Recently the Los Angeles Times ran a front page article about the national college admissions scandal. While it might have made news across the country, it is even bigger news here because of the University of Southern California (USC) being such a big part of the scandal.
In reading the article it struck me how both you and I are directly impacted by the college admissions scandal, BUT not how you think you would be. You may not be super rich like the business titans and Hollywood stars who paid to get their children into top schools. You and your children may have already completed college, or that was never even a plan.
So how could this impact you directly? The scandal was all based on networking, referrals and who you know. And if you’re growing a business you’re looking to network with other people, do a good job, get referrals, and/or build a social media following. You either have a good reputation, or you don’t, and you can’t buy a good reputation.
In the scandal, William “Rick” Singer was a college admissions counselor and he did a professional job for Chuck Kenworthy, getting one of Chuck’s daughters into college and providing “great advice.” Kenworthy worked for Dr. Patrick Soon-Shiong, an entrepreneur reportedly worth $7 billion and the owner of the Los Angeles Times.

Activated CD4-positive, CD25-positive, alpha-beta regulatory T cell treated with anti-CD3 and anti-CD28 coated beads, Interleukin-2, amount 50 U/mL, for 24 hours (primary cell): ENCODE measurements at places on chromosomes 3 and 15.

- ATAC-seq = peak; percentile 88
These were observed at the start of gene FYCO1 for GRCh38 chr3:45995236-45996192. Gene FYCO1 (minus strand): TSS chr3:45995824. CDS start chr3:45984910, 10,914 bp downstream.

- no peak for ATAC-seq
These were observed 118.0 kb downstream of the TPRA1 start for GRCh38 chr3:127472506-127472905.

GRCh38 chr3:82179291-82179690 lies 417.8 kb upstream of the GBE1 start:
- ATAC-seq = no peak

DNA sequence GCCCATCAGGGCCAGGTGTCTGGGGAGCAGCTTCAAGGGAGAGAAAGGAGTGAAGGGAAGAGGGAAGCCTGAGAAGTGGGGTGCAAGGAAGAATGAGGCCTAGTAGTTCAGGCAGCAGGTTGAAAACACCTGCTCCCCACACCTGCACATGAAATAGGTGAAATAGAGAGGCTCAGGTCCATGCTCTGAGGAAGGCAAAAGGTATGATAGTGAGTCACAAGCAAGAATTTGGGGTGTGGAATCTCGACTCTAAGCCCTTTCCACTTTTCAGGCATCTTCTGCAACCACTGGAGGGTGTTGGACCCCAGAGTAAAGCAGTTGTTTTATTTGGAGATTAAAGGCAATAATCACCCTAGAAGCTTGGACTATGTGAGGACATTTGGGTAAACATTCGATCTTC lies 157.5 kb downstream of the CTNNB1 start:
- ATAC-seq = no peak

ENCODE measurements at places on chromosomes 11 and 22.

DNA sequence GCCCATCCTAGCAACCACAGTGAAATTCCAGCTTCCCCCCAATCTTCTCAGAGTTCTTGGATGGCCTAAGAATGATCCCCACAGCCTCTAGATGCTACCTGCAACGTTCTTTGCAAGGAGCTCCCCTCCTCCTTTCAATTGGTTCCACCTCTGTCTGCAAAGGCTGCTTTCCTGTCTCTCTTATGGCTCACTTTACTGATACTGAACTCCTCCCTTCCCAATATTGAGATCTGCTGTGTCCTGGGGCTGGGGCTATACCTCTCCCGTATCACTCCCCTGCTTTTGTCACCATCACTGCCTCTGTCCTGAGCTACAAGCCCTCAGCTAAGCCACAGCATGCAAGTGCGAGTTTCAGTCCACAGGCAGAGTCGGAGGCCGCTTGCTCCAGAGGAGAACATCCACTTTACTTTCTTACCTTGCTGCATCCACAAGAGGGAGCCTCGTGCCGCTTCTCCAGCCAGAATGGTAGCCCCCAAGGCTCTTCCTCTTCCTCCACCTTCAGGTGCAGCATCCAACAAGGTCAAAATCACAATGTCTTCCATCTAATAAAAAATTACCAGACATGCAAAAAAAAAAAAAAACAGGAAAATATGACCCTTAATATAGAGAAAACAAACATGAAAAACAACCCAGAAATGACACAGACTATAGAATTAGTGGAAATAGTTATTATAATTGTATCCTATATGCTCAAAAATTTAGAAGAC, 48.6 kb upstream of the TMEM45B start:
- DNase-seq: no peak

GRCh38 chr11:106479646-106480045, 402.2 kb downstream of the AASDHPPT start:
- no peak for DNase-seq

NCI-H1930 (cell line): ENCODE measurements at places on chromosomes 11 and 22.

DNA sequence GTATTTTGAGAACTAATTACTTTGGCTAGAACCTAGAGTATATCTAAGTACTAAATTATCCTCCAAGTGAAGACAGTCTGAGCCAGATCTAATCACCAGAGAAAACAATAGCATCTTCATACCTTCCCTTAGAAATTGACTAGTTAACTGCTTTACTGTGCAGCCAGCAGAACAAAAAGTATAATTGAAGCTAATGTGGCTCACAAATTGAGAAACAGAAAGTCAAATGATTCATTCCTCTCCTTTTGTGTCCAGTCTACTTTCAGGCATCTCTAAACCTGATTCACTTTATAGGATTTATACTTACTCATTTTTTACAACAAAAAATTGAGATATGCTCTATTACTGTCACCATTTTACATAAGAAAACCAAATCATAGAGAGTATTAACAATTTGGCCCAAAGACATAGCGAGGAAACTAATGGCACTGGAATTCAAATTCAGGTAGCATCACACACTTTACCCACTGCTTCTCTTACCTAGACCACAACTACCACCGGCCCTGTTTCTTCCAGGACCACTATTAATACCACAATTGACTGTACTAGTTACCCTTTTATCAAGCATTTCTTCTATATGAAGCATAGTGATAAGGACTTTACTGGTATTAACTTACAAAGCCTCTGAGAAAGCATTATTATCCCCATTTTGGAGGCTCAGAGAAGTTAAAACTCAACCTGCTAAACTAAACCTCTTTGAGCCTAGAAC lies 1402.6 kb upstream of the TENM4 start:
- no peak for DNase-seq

Then Singer used Kenworthy to get referrals to other wealthy people, including Pat Haden, the athletic director of USC. Fortunately, Pat Haden was not charmed by Singer, and he did not end up in the scandal. However, it appears some of Haden’s underlings were charmed, or bribed, by Singer and may have cooperated in admitting people who should not have qualified for admission.
Here’s the takeaway: You and I, and most people you know, rely on the recommendations of others. It could be for a plumber, painter, doctor, realtor, or business coach. Rick Singer took advantage of that structure by doing a good job for one wealthy family and leveraging that to meet other wealthy people and then taking and paying bribes.
Here is how to avoid having this scandal impact you directly:
- Always do the best you can for your clients.
- Ask for referrals with integrity.
Just in case your next prospective client asks if you can be trusted, you want to be sure you have always acted in an ethical manner and always worked for the best interest of your client.
If you want a simple two-sentence referral script, send an email to: firstname.lastname@example.org. Rick Singer used referrals to get bribes and create a scandal. You can use it for good.
To Your Prosperity,